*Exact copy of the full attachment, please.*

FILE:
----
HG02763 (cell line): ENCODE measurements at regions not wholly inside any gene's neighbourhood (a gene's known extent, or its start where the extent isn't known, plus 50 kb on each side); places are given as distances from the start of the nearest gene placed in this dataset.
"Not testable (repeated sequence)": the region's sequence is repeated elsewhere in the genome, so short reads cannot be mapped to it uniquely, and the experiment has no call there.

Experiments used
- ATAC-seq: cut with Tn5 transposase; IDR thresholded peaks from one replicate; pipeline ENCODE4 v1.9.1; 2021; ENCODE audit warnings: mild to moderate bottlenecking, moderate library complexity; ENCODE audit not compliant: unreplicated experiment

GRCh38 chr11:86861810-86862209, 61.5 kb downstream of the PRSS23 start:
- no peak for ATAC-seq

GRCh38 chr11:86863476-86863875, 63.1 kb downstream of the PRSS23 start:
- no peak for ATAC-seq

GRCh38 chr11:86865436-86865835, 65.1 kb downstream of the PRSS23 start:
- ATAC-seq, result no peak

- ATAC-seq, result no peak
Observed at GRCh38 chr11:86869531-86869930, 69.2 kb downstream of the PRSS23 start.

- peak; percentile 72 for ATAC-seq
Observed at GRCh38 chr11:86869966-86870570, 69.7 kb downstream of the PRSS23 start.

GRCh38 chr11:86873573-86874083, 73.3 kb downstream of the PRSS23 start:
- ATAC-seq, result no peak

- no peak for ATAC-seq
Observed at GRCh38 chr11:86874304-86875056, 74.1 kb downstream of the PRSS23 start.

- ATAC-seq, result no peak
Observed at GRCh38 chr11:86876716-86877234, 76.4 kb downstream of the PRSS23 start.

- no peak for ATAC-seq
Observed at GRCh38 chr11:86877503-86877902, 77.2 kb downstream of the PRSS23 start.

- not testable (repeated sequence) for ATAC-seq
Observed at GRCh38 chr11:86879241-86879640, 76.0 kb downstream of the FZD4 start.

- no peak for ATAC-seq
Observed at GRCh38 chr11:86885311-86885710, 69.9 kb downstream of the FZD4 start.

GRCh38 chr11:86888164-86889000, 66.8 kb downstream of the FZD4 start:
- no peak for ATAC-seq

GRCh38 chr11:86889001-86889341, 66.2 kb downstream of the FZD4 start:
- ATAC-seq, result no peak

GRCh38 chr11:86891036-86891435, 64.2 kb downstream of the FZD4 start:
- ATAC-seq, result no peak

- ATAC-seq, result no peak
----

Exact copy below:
HG02763 (cell line): ENCODE measurements at regions not wholly inside any gene's neighbourhood (a gene's known extent, or its start where the extent isn't known, plus 50 kb on each side); places are given as distances from the start of the nearest gene placed in this dataset.
"Not testable (repeated sequence)": the region's sequence is repeated elsewhere in the genome, so short reads cannot be mapped to it uniquely, and the experiment has no call there.

Experiments used
- ATAC-seq: cut with Tn5 transposase; IDR thresholded peaks from one replicate; pipeline ENCODE4 v1.9.1; 2021; ENCODE audit warnings: mild to moderate bottlenecking, moderate library complexity; ENCODE audit not compliant: unreplicated experiment

GRCh38 chr11:86861810-86862209, 61.5 kb downstream of the PRSS23 start:
- no peak for ATAC-seq

GRCh38 chr11:86863476-86863875, 63.1 kb downstream of the PRSS23 start:
- no peak for ATAC-seq

GRCh38 chr11:86865436-86865835, 65.1 kb downstream of the PRSS23 start:
- ATAC-seq, result no peak

- ATAC-seq, result no peak
Observed at GRCh38 chr11:86869531-86869930, 69.2 kb downstream of the PRSS23 start.

- peak; percentile 72 for ATAC-seq
Observed at GRCh38 chr11:86869966-86870570, 69.7 kb downstream of the PRSS23 start.

GRCh38 chr11:86873573-86874083, 73.3 kb downstream of the PRSS23 start:
- ATAC-seq, result no peak

- no peak for ATAC-seq
Observed at GRCh38 chr11:86874304-86875056, 74.1 kb downstream of the PRSS23 start.

- ATAC-seq, result no peak
Observed at GRCh38 chr11:86876716-86877234, 76.4 kb downstream of the PRSS23 start.

- no peak for ATAC-seq
Observed at GRCh38 chr11:86877503-86877902, 77.2 kb downstream of the PRSS23 start.

- not testable (repeated sequence) for ATAC-seq
Observed at GRCh38 chr11:86879241-86879640, 76.0 kb downstream of the FZD4 start.

- no peak for ATAC-seq
Observed at GRCh38 chr11:86885311-86885710, 69.9 kb downstream of the FZD4 start.

GRCh38 chr11:86888164-86889000, 66.8 kb downstream of the FZD4 start:
- no peak for ATAC-seq

GRCh38 chr11:86889001-86889341, 66.2 kb downstream of the FZD4 start:
- ATAC-seq, result no peak

GRCh38 chr11:86891036-86891435, 64.2 kb downstream of the FZD4 start:
- ATAC-seq, result no peak

- ATAC-seq, result no peak